Maybe my appetite for disk is outpacing the industry, but shopping for external storage is frustrating. First, let me frame the problem. I have little faith in hard drives these days. Traditional hard drives are made of platten that rotate at 7200 RPM very close to a tiny arm with a magnetic reader on the end. Yes, we’ve perfected this technology to the point where we can all rely on this thoroughly impractical idea, but it also means that once every year or two, you’ll have a drive that suffers mechanical failure or just stops working.

SSDs are a better idea, but they still seem too new to rely on. They are also still far too expensive to consume. Call me cheap, but I’m not ready to fork over the money for SSDs, and everyone I know who has had an SSD-based laptop has suffered a debilitating one week disk failure.

The problem is that Hard Drives die, and my hard drives tend to expire about once a year. Maybe I use them too much, maybe I have dirty power, I don’t know. What I do know is that the technology is an embarrassing mess. For all the reported elegance of the Apple products that are in my life, I still find myself spending way too much time assessing the current state of storage technology when I need to purchase an external hard drive.

And, I’m also surprised that capacity hasn’t seemed to keep up with demands. I’m sure most people see a 750 GB MacBook Pro and they think, “That’s a lot of storage, there’s no way I’d ever fill that up.” Since I record a lot of audio and produce a fair amount of video, I have an entirely different view. I see 750 GB and I think… I’ll fill that up in a few months.

Three problems: I eat through storage like I’m doing video production (because I’m doing video production), I’m wary of disk drives so I have to backup everything like I have OCD (because I have OCD), and I’m a cheap bastard so I don’t yet own a RAID 5 20 TB storage device. But, I’m also waiting for something bigger…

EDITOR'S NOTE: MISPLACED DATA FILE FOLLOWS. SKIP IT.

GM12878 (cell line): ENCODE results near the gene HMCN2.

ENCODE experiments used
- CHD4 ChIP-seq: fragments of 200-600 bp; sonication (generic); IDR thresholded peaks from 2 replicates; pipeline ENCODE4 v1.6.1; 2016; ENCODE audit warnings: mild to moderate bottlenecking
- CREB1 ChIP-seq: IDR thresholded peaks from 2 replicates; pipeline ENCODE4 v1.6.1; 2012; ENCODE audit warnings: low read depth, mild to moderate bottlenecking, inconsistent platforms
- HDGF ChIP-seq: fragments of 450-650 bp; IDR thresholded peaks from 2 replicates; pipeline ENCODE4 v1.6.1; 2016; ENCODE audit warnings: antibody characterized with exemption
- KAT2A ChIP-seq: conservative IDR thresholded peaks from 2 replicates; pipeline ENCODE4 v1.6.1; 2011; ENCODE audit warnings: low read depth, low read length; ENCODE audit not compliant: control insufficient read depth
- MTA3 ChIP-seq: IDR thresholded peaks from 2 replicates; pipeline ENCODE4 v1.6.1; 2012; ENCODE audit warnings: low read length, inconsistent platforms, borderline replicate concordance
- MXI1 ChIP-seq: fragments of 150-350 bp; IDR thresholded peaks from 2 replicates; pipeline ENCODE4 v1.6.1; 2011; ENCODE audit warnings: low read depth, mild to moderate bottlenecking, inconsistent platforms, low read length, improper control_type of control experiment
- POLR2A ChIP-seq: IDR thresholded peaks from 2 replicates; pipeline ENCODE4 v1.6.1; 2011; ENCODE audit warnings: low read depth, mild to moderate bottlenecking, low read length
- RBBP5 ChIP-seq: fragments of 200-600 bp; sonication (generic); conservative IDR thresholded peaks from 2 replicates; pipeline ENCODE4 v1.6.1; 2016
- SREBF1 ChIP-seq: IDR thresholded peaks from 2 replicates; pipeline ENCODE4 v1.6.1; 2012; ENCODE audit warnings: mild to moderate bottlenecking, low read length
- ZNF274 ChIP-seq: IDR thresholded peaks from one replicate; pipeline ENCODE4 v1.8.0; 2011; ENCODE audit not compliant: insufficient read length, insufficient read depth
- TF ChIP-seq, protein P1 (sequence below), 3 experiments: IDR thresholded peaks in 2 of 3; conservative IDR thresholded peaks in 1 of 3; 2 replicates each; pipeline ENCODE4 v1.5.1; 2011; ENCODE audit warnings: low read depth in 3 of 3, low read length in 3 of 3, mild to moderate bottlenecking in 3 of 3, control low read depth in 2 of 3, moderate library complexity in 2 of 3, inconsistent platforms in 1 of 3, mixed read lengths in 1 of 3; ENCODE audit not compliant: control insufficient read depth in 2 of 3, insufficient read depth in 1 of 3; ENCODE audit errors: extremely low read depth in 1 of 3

Years ago I was hearing about research into holographic storage technologies that promised to trigger a revolution in the space, but I’m still seeing incremental improvements. Every time I go to Best Buy, I always make sure to ask if they have any holographic 20 Exabyte disk tube device. They usually don’t understand.

John Yeary’s Documentation Advice triggers a Documentation Flashback

John Yeary wrote some useful suggestions for code documentation review: over on his blog. He has reasonable expectations for a Java developer, I think more people should write code level documentation, but unless you are shipping a public API of some sort, the reality of the industry is that no one writes documentation – ever.

Which is bad, you should write documentation. At least you should make an attempt at writing documentation before your project manager glares at you and tells you to get back to implementing requirements.

Anyway, it reminded me of a former employer that had a very curious approach to documentation. We weren’t allowed to write any. On top of not being allowed to write documentation, all method and variable names had to be descriptive. The first time the development lead had to talk to me about this, I seriously thought he was joking:

Him: “Ok, Tim. Um, that work you did yesterday, it’s great stuff, but you did something I’d like you to stop doing.”

Tim: “What you don’t want me to use JdbcTemplate?”

Him: “No, that’s not it… it’s the documentation. Our process doesn’t allow documentation, you need to make the code more descriptive.”

Tim: “That algorithm is complex, it’s recursive and a bit tricky. I just put a note in there to make sure that…”

Him: “Use a different algorithm, we can’t depend on it. All code has to be self-documenting.”

Tim: “Ok, sure, I’ll make the code self documentating boss.”

At University, I had a double major in Electrical Engineering and Sarcasm. A week passes, and all of my code turns into this: